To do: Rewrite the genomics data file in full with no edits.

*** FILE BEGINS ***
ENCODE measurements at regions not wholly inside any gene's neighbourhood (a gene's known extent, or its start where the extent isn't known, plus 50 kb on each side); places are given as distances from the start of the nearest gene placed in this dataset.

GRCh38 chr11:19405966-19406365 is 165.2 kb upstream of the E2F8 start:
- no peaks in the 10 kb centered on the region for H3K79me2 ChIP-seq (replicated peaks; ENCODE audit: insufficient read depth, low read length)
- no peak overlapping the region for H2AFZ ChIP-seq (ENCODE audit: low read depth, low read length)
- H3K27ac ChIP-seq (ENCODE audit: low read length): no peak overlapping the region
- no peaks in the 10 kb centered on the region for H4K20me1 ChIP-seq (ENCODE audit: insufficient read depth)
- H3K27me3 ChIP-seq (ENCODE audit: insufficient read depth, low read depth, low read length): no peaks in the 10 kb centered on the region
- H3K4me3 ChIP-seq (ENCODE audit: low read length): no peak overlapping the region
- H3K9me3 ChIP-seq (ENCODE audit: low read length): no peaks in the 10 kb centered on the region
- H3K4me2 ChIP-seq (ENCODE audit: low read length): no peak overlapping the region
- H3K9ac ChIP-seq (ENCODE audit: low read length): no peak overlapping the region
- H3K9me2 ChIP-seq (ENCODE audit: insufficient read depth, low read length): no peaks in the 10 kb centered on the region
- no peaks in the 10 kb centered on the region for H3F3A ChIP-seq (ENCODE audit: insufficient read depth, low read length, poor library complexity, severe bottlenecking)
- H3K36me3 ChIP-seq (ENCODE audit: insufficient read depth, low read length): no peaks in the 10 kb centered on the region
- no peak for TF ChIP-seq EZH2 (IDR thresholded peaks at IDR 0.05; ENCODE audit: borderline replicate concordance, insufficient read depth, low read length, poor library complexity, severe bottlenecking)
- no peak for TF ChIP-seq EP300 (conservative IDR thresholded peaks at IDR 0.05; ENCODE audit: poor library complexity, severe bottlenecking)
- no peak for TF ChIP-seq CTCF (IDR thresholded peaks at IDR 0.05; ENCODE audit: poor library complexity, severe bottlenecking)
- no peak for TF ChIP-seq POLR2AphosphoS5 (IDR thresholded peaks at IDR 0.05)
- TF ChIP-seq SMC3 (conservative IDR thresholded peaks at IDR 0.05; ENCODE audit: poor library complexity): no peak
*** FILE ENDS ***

ENCODE measurements at regions not wholly inside any gene's neighbourhood (a gene's known extent, or its start where the extent isn't known, plus 50 kb on each side); places are given as distances from the start of the nearest gene placed in this dataset.

GRCh38 chr11:19405966-19406365 is 165.2 kb upstream of the E2F8 start:
- no peaks in the 10 kb centered on the region for H3K79me2 ChIP-seq (replicated peaks; ENCODE audit: insufficient read depth, low read length)
- no peak overlapping the region for H2AFZ ChIP-seq (ENCODE audit: low read depth, low read length)
- H3K27ac ChIP-seq (ENCODE audit: low read length): no peak overlapping the region
- no peaks in the 10 kb centered on the region for H4K20me1 ChIP-seq (ENCODE audit: insufficient read depth)
- H3K27me3 ChIP-seq (ENCODE audit: insufficient read depth, low read depth, low read length): no peaks in the 10 kb centered on the region
- H3K4me3 ChIP-seq (ENCODE audit: low read length): no peak overlapping the region
- H3K9me3 ChIP-seq (ENCODE audit: low read length): no peaks in the 10 kb centered on the region
- H3K4me2 ChIP-seq (ENCODE audit: low read length): no peak overlapping the region
- H3K9ac ChIP-seq (ENCODE audit: low read length): no peak overlapping the region
- H3K9me2 ChIP-seq (ENCODE audit: insufficient read depth, low read length): no peaks in the 10 kb centered on the region
- no peaks in the 10 kb centered on the region for H3F3A ChIP-seq (ENCODE audit: insufficient read depth, low read length, poor library complexity, severe bottlenecking)
- H3K36me3 ChIP-seq (ENCODE audit: insufficient read depth, low read length): no peaks in the 10 kb centered on the region
- no peak for TF ChIP-seq EZH2 (IDR thresholded peaks at IDR 0.05; ENCODE audit: borderline replicate concordance, insufficient read depth, low read length, poor library complexity, severe bottlenecking)
- no peak for TF ChIP-seq EP300 (conservative IDR thresholded peaks at IDR 0.05; ENCODE audit: poor library complexity, severe bottlenecking)
- no peak for TF ChIP-seq CTCF (IDR thresholded peaks at IDR 0.05; ENCODE audit: poor library complexity, severe bottlenecking)
- no peak for TF ChIP-seq POLR2AphosphoS5 (IDR thresholded peaks at IDR 0.05)
- TF ChIP-seq SMC3 (conservative IDR thresholded peaks at IDR 0.05; ENCODE audit: poor library complexity): no peak